Obama, McCain want spending transparency
Agencies might have to open more of their contracting activities for public scrutiny now that the presumptive presidential nominees of both major parties have declared their support for a bill to make the federal government more transparent. But a procurement expert said the bill might slow down the procurement process if agencies become more cautious about awarding contracts.
Sen. Barack Obama (D-Ill.), the presumptive Democratic nominee, introduced the bill, called the Strengthening Transparency and Accountability in Federal Spending Act (S. 3077). Sen. John McCain (R-Ariz.), the presumptive Republican nominee, was an original co-sponsor of the legislation.
The bill would expand the USASpending.gov Web site to include, among many other things, copies of federal contract documents and the highest, lowest and median offers for contract bids.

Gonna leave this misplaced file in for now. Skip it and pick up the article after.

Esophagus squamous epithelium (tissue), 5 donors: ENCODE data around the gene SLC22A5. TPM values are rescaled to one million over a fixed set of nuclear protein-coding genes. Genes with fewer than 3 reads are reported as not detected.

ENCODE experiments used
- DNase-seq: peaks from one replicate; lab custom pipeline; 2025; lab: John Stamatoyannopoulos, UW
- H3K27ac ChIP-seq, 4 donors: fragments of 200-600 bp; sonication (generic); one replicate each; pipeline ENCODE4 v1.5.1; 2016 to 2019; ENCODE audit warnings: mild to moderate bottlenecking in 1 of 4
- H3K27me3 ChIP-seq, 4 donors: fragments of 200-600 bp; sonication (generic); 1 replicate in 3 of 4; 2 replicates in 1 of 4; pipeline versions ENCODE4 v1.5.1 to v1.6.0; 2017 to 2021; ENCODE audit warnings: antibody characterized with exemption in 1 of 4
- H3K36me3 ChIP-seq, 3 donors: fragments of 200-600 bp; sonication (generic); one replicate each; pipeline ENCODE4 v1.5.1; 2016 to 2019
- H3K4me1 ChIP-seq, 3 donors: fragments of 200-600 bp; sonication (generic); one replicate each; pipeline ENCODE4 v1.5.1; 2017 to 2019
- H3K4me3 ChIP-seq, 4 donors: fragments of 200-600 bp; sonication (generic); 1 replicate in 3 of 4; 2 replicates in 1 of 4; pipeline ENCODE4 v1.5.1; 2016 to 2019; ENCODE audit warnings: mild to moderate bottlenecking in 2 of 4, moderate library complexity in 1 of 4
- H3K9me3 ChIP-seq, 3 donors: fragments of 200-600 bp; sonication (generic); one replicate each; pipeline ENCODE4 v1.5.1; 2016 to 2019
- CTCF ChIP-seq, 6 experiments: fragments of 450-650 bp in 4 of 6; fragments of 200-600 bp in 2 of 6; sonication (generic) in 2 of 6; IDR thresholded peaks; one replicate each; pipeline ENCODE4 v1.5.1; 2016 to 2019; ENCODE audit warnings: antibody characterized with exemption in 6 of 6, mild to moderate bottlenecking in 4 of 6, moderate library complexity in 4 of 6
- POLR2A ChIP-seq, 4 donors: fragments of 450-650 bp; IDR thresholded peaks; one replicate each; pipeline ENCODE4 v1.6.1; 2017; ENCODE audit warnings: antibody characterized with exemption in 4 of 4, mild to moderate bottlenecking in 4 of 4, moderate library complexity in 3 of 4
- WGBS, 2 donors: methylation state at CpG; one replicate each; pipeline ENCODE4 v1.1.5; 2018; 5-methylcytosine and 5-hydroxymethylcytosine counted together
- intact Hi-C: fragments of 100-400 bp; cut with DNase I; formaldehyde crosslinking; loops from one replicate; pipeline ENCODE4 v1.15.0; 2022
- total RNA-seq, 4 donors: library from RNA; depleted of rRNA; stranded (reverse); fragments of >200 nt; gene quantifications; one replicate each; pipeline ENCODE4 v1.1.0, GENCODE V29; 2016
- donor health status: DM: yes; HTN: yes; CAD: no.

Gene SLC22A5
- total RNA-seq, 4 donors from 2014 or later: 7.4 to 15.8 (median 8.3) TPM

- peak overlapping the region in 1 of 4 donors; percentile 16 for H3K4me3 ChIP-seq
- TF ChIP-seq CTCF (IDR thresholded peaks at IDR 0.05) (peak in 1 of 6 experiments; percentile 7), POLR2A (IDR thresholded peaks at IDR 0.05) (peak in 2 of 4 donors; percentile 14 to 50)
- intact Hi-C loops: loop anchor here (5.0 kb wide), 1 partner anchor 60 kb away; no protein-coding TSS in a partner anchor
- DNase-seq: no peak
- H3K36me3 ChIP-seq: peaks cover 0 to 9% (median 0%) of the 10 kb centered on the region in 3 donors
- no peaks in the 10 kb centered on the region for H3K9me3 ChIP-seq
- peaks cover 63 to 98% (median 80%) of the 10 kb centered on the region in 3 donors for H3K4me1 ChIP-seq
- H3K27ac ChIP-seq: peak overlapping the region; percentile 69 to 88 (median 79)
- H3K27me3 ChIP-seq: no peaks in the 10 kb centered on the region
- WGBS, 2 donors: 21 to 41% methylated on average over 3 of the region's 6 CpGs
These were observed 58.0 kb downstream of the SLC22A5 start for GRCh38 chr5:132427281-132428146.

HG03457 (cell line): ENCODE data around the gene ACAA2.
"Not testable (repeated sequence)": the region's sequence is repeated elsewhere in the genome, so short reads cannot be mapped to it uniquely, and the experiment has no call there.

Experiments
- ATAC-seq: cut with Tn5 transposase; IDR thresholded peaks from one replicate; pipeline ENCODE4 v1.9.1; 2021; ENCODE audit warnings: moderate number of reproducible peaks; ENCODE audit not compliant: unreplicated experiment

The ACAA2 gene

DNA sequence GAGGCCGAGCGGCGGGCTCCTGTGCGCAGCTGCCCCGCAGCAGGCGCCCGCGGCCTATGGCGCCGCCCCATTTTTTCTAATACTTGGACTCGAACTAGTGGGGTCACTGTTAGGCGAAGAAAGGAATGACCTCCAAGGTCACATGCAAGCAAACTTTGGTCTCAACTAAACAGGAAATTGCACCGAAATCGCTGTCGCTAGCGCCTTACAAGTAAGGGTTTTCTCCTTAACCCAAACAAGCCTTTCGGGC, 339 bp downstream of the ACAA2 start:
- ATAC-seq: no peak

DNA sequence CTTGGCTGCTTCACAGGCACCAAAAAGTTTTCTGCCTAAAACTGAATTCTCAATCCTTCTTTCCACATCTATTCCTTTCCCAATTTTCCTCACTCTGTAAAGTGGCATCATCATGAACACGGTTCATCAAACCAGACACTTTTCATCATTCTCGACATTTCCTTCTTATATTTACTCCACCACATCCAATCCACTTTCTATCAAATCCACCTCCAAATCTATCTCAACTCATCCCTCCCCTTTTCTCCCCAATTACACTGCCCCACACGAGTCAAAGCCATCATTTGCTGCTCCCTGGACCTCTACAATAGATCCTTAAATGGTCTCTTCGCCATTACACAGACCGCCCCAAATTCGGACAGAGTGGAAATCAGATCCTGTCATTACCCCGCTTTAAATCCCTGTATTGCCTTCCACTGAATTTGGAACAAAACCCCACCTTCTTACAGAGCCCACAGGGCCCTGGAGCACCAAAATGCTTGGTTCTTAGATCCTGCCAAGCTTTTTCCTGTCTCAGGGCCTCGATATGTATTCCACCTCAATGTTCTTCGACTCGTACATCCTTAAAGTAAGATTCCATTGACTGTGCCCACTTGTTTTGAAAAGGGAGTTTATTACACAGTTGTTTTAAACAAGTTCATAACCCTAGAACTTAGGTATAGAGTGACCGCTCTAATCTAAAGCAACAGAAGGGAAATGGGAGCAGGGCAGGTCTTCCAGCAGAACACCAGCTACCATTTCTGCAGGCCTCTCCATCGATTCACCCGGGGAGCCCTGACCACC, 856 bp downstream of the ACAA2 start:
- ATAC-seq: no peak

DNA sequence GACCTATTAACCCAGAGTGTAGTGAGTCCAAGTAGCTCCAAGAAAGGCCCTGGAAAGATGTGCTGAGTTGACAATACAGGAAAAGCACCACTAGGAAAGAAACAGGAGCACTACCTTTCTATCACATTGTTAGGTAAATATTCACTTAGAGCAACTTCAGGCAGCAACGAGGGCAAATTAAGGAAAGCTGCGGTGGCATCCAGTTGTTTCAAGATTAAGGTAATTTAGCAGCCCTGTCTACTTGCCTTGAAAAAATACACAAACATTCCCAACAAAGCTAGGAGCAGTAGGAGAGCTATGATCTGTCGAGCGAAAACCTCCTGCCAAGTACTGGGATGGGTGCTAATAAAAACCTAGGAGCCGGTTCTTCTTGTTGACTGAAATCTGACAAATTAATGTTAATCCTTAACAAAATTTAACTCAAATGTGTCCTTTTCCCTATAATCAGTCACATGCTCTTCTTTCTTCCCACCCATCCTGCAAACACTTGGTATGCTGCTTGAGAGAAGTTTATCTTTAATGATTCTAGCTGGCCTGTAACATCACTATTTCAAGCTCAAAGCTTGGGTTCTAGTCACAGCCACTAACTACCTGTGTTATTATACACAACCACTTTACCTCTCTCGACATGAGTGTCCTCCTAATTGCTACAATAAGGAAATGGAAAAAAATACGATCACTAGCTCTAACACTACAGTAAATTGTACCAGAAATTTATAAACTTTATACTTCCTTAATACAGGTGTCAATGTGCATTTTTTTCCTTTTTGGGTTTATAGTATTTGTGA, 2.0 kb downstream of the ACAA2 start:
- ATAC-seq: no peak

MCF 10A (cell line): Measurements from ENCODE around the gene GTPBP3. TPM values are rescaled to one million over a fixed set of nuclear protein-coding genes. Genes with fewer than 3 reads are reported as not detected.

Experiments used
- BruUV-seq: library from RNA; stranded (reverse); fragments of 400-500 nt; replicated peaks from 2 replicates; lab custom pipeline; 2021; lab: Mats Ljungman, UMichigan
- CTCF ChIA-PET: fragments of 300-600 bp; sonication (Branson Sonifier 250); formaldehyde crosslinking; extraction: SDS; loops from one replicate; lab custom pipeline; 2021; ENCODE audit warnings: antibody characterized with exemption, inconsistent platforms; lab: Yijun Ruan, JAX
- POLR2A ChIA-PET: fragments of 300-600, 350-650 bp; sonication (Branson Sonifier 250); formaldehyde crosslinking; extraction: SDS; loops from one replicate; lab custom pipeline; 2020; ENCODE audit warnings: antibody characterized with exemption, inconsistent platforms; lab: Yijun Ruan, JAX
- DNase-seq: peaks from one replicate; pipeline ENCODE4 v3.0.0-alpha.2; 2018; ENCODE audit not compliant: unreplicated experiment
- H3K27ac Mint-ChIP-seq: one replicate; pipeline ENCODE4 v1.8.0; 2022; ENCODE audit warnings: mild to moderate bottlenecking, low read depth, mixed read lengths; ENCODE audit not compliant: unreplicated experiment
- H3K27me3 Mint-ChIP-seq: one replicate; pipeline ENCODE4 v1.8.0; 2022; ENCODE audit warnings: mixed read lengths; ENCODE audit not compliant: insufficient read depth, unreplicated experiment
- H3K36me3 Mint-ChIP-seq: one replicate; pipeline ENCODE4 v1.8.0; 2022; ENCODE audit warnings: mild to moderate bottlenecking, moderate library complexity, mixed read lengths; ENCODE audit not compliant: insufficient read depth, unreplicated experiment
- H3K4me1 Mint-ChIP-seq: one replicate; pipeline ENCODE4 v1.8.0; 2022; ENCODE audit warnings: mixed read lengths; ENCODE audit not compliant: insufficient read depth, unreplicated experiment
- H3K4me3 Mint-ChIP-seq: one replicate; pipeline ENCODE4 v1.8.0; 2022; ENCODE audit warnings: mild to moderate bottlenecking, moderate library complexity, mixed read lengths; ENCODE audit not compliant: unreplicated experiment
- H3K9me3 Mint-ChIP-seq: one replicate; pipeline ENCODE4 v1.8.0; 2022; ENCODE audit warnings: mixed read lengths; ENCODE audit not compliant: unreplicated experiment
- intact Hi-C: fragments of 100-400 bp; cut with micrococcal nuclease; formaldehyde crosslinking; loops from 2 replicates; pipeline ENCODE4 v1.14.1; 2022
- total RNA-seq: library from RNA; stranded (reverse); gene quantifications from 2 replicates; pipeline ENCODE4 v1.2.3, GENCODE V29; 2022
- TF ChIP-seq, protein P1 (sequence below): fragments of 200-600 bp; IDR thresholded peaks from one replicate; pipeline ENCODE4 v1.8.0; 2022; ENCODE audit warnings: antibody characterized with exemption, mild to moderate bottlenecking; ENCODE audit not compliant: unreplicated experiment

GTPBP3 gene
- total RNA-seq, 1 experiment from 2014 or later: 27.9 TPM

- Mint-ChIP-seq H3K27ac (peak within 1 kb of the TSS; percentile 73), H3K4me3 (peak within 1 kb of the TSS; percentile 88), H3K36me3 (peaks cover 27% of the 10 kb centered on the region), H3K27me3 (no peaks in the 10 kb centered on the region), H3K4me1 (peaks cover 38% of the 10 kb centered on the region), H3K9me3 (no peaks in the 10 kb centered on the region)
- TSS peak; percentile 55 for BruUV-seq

The proposals’ prices may make agencies wary, fearing a misstep that could spark an investigation, said Ray Bjorklund, senior vice president and chief knowledge officer at FedSources. Because contracting officers consider more than just price when awarding contracts, posting the proposed prices online could call their decisions into question. And if contracting officers feel pressured to award contracts to the lowest bidders, they could end up hiring firms that can’t do the work, Bjorklund said.
Under the new legislation, USASpending.gov visitors would be able to view bids’ proposal prices and information about competitive bidding, earmarks, government lease agreements, work quality, federal audit disputes and records of any violations or criminal activities, tax compliance, and government reports. It also would ensure data accuracy and require a quality audit of the Web site every six months.
Matthew Weigelt is a former FCW senior writer who covered acquisition and procurement.